My mother’s ship lists contains detailed information on hundreds of Norwegian merchant marine vessels from World War II that played a key role in supplying the allies in Britain and elsewhere during the war. She also contains information on many of the ships in the home fleet under German control.
In addition to reference information about the ships such as the years they were built, tonnage, and their fate during or after the war, she has assembled an incredible collection of anecdotes, crew lists, prisoner of war information, and other valuable information about the ships that are useful not only to historians but also the thousands of descendants of sailors who served and in many cases died on these ships.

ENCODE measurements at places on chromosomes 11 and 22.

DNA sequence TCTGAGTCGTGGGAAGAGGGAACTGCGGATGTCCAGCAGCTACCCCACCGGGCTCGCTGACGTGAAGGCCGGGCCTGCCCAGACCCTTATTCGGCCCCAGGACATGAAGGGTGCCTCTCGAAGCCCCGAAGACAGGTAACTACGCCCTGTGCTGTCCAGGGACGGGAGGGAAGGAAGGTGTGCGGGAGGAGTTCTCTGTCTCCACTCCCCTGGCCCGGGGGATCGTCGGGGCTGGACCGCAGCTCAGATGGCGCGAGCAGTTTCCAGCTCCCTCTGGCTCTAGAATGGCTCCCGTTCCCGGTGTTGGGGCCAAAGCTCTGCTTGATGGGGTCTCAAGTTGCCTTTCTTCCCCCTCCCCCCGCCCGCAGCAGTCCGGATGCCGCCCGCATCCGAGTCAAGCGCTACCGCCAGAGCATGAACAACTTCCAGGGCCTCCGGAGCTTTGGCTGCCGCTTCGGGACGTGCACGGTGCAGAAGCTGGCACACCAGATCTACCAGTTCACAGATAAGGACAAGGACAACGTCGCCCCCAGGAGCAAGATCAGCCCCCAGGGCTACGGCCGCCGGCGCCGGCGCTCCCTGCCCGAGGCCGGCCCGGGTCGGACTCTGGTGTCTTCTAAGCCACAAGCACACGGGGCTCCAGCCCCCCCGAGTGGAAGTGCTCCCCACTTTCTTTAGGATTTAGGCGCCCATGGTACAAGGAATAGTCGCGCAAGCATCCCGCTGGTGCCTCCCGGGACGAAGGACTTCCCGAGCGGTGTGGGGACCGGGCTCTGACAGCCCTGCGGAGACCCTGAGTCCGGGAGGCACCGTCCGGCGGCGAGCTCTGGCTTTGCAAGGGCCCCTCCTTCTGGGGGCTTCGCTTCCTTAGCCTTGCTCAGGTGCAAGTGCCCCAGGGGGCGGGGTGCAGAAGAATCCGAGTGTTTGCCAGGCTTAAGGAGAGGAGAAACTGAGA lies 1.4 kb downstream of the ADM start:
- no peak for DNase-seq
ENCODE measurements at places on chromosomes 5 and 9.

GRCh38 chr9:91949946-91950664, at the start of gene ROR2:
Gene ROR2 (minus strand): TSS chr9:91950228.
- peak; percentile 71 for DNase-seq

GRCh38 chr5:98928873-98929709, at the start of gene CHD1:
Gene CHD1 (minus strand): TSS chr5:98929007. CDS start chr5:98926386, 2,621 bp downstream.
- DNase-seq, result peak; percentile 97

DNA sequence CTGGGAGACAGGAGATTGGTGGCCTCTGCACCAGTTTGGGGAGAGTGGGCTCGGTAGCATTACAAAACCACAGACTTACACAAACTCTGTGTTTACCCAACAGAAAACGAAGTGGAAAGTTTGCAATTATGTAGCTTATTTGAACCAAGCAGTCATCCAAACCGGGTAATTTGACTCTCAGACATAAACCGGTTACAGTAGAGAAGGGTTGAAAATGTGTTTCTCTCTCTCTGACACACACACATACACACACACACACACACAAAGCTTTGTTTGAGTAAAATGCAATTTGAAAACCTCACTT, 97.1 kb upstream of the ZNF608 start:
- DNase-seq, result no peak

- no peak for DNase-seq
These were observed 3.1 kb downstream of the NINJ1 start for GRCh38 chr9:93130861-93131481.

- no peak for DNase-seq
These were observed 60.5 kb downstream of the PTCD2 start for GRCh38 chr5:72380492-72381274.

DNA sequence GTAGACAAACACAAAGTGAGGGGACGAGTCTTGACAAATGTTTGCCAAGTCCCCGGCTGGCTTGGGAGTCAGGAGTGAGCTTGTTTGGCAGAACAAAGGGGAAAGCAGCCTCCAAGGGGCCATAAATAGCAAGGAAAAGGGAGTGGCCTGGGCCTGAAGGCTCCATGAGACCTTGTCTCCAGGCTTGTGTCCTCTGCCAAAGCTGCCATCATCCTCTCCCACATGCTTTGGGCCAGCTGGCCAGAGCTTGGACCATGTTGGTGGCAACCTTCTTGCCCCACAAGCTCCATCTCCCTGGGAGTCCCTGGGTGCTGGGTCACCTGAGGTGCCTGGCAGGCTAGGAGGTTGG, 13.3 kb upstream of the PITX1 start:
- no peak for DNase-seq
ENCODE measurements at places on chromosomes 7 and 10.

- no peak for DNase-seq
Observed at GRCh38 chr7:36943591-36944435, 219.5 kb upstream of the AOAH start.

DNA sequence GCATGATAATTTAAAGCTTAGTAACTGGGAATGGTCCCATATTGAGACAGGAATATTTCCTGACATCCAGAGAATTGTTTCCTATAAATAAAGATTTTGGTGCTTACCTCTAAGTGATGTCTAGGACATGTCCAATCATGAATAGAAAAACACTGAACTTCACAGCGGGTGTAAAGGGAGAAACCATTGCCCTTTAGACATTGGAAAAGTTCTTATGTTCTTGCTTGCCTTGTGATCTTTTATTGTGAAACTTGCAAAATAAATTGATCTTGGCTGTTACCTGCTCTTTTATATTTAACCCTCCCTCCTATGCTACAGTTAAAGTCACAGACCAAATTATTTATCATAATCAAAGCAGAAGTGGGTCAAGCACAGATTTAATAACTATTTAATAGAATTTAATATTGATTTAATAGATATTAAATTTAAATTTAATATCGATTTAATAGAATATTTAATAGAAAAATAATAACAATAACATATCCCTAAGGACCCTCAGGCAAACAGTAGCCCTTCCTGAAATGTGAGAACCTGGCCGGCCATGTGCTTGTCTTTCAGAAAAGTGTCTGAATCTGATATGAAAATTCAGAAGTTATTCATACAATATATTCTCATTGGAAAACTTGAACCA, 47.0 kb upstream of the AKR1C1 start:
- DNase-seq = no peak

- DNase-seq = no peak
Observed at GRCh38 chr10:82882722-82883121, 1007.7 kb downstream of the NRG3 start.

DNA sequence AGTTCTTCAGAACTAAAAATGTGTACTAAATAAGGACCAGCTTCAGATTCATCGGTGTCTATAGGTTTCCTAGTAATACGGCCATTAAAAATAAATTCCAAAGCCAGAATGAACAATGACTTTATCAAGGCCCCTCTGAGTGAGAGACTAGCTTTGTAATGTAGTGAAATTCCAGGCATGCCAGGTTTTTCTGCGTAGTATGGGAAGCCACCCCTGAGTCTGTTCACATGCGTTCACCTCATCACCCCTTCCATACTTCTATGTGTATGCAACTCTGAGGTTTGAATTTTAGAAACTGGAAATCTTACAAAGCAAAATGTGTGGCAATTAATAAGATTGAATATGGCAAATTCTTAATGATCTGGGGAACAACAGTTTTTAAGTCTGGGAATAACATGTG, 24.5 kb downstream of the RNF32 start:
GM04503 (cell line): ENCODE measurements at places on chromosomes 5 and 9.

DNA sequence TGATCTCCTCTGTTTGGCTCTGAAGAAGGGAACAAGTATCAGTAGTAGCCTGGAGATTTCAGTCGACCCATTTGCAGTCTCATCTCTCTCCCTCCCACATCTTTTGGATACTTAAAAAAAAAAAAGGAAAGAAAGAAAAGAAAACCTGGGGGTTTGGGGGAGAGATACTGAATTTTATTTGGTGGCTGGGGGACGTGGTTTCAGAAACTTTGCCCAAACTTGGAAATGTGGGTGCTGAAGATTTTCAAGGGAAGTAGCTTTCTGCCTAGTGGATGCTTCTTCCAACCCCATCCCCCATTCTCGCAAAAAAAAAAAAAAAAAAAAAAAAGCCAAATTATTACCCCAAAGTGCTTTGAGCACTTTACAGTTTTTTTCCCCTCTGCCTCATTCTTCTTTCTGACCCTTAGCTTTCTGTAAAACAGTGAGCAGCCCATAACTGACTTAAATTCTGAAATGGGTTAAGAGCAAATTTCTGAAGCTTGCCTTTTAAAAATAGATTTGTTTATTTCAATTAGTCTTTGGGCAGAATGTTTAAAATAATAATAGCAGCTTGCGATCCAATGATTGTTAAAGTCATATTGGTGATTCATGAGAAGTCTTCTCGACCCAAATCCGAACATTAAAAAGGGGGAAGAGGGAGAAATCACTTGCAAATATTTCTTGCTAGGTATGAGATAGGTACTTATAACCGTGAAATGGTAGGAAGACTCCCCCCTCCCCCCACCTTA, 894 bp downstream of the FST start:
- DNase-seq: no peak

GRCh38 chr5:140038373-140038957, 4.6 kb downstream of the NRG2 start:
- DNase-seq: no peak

The primary task she has dedicated herself over the past months is to organize, process, and upload thousands of images of voyage lists of these vessels taken from the Norwegian national archives and post the images as links from the various ships where they can be viewed directly and compared to similar voyage records compiled and already available online by an Arnold Hague for fact checking purposes.
I have picked a ship completely at random, M/T Dageid, which shows you the kind of pages that have grown out of her years of work. I’m sure she has other ship entries that she is particularly proud of, but this random entry is already impressive. The ships now contain up to a dozen or so links to pages of the voyage records so, for example, descendants can determine where their merchant marine, or at least his ship, was at a given time during the war.
Although the links to these images are small and may go unnoticed, they represent many hundreds of hours of work by my mother. She now returns to her previous task of meticulously assembling and organizing information about the hundreds of convoys these ships sailed in. You can see her considerable progress so far on her convoys page.